^^^I assume that "Amount of meat per chicken (lbs)" in your model refers to carcass weight as it does in the pig model. I make this assumption for two reasons. First, the phrase you used in the chicken model is similar to what you used in the pig model ("Amount of meat per pig (lbs)"), where that phrase refers to carcass weight. Second, the source you use for the pig model says that chickens have a mass of 2.5 kilograms and that their carcass after slaughter retains 75% of that mass, meaning that a chicken carcass is around 1.875 kilograms (4.134 pounds); 4.134 pounds is roughly the midpoint of your range of 3 pounds to 5 pounds, which makes me think that your number was based on the carcass number from that source.

Thus, to account for videos reducing chicken consumption by more than they reduce pork consumption (due to people eating more chicken) and to account for each fewer pound of chicken being eaten resulting in more than one fewer pound of chicken carcass being produced, your estimates should be multiplied by 0.303 [0.615 * 0.492]. This results in the cost of sparing a chicken being $1.73 [0.303 * $5.70] with a 90% interval from $0.22 [0.303 * $0.71] to $9.70 [0.303 * $32] and the cost of sparing a chicken year being $15.15 [0.303 * $50] with a 90% interval from $1.91 [0.303 * $6.30] to $84.84 [0.303 * $280].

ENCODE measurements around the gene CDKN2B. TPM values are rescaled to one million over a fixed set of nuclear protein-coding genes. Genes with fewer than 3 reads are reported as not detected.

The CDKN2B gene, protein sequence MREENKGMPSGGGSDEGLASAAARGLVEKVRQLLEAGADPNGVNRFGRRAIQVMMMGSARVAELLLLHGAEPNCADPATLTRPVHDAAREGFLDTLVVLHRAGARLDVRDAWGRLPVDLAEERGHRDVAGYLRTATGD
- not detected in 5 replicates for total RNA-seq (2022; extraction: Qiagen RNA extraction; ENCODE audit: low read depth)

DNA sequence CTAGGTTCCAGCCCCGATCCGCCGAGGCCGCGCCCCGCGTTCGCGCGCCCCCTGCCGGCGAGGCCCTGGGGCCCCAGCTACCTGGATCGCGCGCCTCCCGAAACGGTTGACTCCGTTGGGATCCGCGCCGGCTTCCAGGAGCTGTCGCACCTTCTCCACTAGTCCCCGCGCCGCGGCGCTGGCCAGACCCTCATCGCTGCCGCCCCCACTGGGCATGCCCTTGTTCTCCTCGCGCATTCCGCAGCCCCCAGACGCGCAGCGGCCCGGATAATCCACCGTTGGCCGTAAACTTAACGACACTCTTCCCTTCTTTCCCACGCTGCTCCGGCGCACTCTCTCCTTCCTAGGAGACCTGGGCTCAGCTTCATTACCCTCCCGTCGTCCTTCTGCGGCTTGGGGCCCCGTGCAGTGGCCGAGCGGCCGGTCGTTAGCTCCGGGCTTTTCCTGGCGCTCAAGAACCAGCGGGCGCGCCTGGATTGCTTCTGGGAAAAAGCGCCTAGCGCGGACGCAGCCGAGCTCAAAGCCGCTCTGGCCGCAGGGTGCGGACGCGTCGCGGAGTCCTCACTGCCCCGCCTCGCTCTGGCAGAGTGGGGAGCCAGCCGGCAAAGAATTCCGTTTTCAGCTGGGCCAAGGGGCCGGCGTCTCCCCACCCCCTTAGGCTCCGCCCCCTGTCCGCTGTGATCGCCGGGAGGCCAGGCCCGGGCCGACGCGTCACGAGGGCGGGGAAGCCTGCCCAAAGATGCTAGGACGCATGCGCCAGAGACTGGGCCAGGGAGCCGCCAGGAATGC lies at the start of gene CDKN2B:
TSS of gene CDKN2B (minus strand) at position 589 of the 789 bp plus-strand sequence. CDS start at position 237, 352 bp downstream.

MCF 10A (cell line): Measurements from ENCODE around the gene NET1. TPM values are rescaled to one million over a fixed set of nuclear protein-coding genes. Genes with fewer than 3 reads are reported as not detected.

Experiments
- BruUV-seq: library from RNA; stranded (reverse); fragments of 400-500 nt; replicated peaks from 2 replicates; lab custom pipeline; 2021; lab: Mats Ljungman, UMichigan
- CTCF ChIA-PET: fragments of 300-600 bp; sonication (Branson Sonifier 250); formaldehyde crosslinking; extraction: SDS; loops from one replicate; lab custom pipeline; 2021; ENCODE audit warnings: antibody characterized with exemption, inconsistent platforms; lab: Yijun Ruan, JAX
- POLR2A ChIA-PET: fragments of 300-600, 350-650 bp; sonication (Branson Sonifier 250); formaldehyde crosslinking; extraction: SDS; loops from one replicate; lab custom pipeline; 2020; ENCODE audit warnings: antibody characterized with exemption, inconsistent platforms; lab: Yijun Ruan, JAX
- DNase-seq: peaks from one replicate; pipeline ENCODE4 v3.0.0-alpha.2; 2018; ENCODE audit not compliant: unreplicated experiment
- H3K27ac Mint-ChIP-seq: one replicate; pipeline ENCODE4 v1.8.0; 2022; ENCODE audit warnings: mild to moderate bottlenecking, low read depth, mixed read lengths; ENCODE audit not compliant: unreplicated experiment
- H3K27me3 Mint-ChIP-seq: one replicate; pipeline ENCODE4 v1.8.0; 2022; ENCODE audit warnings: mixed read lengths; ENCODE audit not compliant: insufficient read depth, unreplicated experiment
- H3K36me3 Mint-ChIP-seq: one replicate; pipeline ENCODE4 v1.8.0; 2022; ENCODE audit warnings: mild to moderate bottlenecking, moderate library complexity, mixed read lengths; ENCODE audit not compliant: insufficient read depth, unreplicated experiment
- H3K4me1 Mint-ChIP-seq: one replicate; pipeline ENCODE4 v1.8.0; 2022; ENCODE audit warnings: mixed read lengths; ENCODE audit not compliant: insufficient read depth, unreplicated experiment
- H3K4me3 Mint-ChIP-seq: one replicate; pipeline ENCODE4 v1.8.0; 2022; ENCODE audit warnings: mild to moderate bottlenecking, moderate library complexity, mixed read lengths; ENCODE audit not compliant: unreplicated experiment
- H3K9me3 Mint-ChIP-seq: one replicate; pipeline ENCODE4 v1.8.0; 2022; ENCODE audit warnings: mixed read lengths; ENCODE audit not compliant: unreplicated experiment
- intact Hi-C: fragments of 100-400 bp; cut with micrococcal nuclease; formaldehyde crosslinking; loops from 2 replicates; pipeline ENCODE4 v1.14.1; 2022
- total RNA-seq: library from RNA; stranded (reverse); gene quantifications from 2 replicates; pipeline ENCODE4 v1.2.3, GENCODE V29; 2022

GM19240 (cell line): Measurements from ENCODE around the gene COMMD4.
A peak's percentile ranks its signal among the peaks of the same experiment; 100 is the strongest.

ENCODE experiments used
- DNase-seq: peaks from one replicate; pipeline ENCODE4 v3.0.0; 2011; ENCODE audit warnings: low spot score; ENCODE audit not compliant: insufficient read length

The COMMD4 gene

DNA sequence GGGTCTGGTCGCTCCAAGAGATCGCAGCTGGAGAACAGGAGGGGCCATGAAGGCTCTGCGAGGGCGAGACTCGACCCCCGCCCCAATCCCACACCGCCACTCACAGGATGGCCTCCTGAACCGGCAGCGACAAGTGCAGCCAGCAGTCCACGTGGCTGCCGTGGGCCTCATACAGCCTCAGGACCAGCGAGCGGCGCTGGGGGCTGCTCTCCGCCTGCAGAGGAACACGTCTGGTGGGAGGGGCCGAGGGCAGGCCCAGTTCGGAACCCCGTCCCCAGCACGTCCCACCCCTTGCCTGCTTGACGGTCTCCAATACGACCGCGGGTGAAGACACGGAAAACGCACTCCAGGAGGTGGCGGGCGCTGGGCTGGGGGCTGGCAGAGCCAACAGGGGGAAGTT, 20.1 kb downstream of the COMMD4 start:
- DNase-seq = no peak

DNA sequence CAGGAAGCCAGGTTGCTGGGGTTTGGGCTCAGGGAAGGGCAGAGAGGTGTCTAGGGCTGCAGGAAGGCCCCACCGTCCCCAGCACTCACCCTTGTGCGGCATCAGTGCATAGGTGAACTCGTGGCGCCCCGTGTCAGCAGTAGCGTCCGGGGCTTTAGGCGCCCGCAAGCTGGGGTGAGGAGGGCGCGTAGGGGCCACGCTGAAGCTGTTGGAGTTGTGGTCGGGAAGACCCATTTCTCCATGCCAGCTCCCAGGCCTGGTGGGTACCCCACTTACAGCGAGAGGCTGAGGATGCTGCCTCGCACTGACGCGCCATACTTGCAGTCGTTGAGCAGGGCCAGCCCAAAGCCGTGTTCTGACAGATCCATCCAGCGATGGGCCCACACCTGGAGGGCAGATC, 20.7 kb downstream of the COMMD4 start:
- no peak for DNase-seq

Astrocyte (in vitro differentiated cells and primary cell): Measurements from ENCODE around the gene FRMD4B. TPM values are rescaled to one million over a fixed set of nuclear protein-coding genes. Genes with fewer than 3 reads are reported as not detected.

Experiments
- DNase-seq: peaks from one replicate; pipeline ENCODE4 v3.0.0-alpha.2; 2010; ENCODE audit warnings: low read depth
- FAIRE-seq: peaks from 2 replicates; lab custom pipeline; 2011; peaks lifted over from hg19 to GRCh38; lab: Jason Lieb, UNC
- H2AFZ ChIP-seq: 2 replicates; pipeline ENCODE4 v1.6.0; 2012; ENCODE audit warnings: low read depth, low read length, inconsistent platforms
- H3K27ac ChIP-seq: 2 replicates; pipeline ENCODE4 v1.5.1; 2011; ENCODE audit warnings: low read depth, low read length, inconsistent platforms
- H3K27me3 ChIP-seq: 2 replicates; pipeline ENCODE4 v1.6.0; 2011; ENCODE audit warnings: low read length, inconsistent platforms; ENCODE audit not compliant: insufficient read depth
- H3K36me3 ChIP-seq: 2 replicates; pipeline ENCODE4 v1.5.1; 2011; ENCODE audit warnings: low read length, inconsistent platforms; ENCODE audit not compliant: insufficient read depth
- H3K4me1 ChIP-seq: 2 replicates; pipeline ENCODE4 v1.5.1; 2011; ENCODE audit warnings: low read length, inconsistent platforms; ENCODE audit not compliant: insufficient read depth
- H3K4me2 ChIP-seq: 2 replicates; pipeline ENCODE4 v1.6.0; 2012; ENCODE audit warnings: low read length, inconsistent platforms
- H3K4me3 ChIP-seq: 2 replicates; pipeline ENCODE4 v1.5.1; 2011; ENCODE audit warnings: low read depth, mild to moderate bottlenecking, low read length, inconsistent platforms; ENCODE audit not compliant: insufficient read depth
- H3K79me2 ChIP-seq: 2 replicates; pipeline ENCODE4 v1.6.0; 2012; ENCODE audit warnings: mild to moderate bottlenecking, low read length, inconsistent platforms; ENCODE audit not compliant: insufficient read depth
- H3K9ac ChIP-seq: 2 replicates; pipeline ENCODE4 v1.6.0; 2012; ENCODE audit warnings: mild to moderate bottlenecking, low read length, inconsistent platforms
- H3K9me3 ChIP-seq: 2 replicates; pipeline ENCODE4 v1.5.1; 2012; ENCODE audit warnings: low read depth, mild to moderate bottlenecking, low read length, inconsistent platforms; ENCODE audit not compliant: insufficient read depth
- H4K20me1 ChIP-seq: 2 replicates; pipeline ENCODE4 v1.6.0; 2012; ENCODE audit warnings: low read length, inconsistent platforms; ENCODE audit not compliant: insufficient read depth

You might also think that showing people a video about the treatment of chickens would reduce the amount of turkey eaten by the same proportion as it reduces the amount of chicken eaten. According to USDA statistics, Americans ate, on average, 7.9 pounds of turkey, which is 0.155 times how much chicken they ate [7.9 pounds / 51.1 pounds]. If only 0.155 times as many pounds of turkey are being saved per viewer, then you would have to show the video to 6.452 times as many viewers to save the same number of pounds of turkey [1 / 0.155].

Additionally, since turkey carcasses weigh 23.603 pounds (0.75 * 31.47 pounds) (compared to 3.9 pounds for chickens^^^^), you would have to show the video to 6.052 times as many viewers to spare the same number of turkeys [23.603 pounds / 3.9 pounds].^^^^^ This means that it costs 39.048 times as much to spare a turkey [6.452 * 6.052], which means that the cost of sparing one turkey is $67.55 [39.048 * $1.73] with a 90% interval from $8.59 [39.048 * $0.22] to $378.77 [39.048 * $9.70].^^^^^^

^^^^I use 3.9 pounds because that is what is used in the Guesstimate model for chickens and I am deriving the estimates for turkeys from the estimates for chickens.

^^^^^The percent of turkey carcass that is ultimately eaten (49.6%) is similar to the percent of chicken carcass that is ultimately eaten (49.1%).